It would have been very easy amidst all the hype over Alexander McQueen streaming his S/S 10 show live (though other designers have also been doing the same albeit in a more subtle fashion) with SHOWstudio to let a video camera overshadow the clothes. Then were also perhaps people logging on for all the wrong reasons (news of Lady Gaga's new single premiere as the finale temporarily crashed the streaming site).
In the end it was a marriage between the pre-announced technology and Alexander McQueen's apocalyptical vision of the future where we will all be submerged under the sea. We understood his theme Plato's Atlantis from the video visuals projected on a massive LED screen, which depicted a snake goddess of Raquel Zimmerman, slinking in and out between different species of snakes and later on playing the ethereal water nymph. Then two giant tank-like video cameras roamed the catwalk stage giving us a plethora of video angles shown on screen, and alongside these two roving beasts, the women that McQueen envisioned as evolved sea creatures also slowly glided about (glide being the operative word as the shoes were killer with their 10 inch curved heels and hoof-like front).
Lee McQueen was singularly tunnel visioned with what he wanted out of the clothes. He's not about the bend to beige and pastels when he can execute an intensely detailed digital print that is so perfect in symmetry you wonder who is the OCD perfectionist trying to match the prints, line for line, ruffle for ruffle. These sea reptile prints were then worked into hourglass short dresses that emphasised the curves of the shoes and were all carried out in a multitude of sea colours that didn't just stop at blue and green. A discernable strand of ready to wear came with a portion of dolphin grey and black rubber-like suiting and flappy skirts with more conventional nods to scuba wear. Organic cell organisms were also briefly explored with organza freeform grey structures that cocooned the body. The final irridescent metal beaded dress and leggings left the right shimmering impression that will be permanent both on the internet and in that old-fashioned thing called memory.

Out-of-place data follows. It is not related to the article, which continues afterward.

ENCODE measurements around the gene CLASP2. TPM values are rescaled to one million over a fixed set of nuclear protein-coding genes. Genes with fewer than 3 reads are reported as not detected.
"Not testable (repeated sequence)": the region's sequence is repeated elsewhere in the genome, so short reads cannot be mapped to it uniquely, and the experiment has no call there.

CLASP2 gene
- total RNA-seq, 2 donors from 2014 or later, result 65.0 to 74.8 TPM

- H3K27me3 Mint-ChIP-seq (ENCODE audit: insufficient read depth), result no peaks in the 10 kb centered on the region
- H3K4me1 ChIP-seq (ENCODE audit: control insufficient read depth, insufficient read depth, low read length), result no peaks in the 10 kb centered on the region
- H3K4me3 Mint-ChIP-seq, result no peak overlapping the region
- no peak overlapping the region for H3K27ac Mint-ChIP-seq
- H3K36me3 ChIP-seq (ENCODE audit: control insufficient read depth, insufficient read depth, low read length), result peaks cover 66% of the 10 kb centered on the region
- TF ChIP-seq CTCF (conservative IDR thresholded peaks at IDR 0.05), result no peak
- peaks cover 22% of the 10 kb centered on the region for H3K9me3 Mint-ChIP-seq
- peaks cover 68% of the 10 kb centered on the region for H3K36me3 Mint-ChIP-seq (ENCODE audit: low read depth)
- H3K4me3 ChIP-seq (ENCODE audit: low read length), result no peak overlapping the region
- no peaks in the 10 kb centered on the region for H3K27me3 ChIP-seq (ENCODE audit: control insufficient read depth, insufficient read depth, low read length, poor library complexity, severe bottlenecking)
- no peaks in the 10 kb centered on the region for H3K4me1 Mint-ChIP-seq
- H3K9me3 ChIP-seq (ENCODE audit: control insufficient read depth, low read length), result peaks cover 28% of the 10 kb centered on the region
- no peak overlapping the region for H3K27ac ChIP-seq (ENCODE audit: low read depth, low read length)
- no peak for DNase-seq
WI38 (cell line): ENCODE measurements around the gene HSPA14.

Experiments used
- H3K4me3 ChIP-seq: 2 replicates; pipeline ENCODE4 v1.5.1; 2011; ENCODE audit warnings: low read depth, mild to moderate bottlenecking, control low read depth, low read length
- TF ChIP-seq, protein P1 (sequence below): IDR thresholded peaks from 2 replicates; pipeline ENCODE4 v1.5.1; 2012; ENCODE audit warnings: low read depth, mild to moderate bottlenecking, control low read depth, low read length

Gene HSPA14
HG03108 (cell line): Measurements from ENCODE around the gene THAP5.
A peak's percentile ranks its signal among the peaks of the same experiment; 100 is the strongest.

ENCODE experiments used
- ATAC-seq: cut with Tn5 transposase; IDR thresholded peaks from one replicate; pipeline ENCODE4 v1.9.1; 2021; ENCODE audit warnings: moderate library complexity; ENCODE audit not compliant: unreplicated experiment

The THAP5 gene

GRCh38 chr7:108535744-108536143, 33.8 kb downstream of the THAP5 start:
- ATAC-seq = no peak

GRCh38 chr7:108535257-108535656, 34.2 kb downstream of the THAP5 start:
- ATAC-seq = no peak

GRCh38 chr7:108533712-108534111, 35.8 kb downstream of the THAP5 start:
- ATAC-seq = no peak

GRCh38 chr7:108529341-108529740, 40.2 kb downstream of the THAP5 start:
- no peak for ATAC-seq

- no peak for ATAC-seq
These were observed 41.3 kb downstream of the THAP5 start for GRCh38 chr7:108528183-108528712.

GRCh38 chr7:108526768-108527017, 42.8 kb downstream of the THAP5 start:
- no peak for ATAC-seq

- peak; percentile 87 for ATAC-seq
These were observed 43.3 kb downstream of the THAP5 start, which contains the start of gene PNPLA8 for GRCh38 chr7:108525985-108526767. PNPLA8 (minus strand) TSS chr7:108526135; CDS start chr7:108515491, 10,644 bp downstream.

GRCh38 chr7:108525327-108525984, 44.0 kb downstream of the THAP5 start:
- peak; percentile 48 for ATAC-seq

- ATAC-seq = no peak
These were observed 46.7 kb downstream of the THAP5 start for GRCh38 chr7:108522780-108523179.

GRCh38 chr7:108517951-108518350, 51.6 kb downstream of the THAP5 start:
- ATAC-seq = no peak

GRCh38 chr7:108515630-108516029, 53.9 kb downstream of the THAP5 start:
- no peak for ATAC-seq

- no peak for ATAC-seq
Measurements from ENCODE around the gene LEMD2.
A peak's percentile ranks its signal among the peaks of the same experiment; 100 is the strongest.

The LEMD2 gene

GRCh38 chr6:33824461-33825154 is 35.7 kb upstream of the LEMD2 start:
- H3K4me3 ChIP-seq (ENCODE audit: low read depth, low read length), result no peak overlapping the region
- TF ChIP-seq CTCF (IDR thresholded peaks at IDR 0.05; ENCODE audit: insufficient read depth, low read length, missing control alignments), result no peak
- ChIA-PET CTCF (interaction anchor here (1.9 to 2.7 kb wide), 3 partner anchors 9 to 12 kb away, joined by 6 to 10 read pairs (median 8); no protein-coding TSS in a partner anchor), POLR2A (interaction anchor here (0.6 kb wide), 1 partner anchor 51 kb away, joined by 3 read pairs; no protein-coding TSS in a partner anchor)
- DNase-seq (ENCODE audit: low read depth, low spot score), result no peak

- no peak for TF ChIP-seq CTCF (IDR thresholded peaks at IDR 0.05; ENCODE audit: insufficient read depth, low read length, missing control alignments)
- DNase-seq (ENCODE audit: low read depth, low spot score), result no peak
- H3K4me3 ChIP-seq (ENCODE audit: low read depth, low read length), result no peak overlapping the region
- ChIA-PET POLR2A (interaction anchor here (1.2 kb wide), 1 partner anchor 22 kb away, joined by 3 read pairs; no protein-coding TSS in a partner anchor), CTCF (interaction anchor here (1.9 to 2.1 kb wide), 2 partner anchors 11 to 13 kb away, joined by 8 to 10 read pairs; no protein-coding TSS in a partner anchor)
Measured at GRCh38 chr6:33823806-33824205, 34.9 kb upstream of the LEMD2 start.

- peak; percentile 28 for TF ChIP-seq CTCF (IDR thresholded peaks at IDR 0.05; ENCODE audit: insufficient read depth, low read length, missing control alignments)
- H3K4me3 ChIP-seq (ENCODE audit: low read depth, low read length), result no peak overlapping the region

Photography by Judith Elias-Johnson
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